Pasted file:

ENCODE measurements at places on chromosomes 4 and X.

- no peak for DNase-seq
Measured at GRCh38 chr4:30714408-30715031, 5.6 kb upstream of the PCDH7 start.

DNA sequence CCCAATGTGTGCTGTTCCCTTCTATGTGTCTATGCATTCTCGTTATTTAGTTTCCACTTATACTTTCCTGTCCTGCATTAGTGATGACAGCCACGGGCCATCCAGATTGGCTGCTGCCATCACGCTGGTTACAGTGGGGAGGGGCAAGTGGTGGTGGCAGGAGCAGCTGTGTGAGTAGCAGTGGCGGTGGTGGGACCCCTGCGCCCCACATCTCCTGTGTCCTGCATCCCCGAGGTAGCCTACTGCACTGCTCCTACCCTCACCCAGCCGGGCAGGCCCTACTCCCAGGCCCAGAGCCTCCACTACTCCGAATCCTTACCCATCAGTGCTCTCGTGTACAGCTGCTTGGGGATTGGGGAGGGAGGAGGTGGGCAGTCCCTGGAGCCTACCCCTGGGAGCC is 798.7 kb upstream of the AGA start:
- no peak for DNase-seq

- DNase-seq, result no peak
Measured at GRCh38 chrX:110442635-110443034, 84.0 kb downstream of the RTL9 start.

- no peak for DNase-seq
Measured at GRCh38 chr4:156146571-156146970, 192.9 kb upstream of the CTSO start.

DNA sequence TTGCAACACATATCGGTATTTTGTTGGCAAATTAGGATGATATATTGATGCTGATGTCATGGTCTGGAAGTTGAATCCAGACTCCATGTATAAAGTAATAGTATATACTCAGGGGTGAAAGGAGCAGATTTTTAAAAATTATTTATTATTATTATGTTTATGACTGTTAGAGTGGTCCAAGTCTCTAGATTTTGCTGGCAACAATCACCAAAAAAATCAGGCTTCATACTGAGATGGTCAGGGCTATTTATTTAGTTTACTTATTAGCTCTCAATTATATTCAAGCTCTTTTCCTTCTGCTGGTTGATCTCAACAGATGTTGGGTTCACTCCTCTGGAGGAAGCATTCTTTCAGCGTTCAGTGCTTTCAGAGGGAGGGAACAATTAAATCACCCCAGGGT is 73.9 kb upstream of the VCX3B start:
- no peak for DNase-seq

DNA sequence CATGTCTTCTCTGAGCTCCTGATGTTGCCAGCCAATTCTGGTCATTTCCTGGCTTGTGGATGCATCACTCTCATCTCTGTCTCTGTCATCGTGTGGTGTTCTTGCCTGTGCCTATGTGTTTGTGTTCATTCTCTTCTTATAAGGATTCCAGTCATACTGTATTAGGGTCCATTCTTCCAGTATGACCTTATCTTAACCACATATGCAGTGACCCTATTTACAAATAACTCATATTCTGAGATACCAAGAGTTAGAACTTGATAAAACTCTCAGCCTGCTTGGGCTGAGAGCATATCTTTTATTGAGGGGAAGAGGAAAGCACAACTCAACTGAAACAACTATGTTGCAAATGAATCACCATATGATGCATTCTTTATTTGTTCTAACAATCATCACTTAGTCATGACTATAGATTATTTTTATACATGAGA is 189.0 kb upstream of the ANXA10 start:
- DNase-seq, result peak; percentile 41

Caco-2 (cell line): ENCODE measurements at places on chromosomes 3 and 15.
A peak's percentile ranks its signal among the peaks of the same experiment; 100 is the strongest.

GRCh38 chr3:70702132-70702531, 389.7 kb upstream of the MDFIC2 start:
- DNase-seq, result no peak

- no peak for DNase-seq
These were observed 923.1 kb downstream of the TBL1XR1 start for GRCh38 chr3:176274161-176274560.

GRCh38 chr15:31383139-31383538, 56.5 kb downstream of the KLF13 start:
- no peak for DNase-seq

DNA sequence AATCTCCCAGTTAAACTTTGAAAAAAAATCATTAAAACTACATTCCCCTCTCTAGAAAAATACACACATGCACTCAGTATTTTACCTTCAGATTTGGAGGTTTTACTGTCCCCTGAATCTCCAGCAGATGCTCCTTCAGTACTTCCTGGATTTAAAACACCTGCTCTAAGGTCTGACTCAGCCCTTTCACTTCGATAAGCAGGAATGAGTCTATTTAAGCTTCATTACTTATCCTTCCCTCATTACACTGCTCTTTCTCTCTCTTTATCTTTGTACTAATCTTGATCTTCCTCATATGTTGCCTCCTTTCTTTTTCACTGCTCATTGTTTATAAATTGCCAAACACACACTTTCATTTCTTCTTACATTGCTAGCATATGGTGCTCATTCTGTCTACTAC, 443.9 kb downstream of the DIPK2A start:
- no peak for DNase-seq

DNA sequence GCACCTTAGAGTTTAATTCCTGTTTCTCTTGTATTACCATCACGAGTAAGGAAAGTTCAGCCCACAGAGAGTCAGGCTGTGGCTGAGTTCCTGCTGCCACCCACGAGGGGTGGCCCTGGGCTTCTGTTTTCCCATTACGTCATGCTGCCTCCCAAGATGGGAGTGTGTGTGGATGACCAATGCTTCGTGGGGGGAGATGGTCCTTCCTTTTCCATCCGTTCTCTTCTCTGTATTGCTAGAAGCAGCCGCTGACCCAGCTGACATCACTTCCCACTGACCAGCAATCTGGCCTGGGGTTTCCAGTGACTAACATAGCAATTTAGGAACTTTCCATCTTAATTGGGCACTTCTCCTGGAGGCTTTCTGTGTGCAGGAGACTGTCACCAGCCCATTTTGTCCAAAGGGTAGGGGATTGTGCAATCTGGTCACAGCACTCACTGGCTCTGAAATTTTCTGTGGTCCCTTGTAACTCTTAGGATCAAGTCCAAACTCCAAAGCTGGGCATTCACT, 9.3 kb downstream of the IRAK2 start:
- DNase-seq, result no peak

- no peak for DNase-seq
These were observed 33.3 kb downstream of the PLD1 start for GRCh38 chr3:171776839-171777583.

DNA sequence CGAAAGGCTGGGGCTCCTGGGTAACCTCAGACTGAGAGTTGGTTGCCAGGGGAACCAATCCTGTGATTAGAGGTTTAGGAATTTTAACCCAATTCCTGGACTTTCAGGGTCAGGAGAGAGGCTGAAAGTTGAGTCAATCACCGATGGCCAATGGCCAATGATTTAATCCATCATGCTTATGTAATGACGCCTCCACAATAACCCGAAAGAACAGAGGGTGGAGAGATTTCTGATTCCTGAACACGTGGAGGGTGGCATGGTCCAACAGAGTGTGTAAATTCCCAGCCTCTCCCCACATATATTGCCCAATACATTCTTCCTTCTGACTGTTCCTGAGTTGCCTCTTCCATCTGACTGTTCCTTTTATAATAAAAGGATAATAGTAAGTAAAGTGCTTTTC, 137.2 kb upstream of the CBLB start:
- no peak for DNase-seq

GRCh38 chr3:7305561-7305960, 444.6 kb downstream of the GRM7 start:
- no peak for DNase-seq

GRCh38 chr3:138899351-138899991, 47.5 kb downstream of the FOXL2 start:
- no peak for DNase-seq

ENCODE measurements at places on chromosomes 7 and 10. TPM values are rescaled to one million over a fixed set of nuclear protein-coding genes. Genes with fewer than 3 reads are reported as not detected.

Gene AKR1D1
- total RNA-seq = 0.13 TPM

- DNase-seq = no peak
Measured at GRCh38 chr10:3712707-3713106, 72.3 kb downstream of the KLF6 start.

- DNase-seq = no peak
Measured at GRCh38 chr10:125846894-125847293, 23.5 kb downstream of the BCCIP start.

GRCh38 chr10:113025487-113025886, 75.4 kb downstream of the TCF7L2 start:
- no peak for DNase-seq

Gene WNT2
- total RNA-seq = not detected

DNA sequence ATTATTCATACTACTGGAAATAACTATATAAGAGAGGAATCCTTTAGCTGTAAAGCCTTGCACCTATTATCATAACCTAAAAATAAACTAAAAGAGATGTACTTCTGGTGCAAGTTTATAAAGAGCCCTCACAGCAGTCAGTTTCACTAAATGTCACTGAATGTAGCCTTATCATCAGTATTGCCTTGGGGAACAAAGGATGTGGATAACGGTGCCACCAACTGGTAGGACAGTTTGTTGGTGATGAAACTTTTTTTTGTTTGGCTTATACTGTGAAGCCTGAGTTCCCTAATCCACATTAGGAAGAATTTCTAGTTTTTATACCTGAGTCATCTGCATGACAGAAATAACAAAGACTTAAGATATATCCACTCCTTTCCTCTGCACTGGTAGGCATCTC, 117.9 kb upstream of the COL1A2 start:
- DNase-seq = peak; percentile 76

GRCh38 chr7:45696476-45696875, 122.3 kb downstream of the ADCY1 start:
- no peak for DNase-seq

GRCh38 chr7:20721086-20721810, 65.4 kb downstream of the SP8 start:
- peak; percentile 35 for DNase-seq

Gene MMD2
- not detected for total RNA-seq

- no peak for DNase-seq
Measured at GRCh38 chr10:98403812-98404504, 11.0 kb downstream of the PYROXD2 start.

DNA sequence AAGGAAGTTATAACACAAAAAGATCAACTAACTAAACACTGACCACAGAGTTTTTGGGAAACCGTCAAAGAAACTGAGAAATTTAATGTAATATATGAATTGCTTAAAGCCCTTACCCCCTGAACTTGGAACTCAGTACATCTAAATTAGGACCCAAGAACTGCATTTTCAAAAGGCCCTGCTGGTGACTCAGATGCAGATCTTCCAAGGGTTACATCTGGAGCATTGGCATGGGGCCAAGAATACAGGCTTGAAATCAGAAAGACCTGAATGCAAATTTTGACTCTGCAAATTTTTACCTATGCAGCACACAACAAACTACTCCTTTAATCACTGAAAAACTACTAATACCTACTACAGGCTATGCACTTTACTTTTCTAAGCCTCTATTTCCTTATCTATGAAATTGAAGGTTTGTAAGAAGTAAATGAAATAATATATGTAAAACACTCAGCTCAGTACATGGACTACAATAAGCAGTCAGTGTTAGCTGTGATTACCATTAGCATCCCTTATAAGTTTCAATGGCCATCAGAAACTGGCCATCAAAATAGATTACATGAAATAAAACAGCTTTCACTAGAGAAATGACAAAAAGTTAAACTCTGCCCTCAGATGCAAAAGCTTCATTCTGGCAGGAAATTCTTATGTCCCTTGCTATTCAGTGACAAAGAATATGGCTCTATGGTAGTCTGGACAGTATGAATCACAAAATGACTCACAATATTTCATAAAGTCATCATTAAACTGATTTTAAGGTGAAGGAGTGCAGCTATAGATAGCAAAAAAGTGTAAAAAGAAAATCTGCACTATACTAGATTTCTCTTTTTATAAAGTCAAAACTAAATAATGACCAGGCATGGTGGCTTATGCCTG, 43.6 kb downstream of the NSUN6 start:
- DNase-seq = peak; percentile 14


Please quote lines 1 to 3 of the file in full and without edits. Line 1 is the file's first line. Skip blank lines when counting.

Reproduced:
ENCODE measurements at places on chromosomes 4 and X.

- no peak for DNase-seq
Measured at GRCh38 chr4:30714408-30715031, 5.6 kb upstream of the PCDH7 start.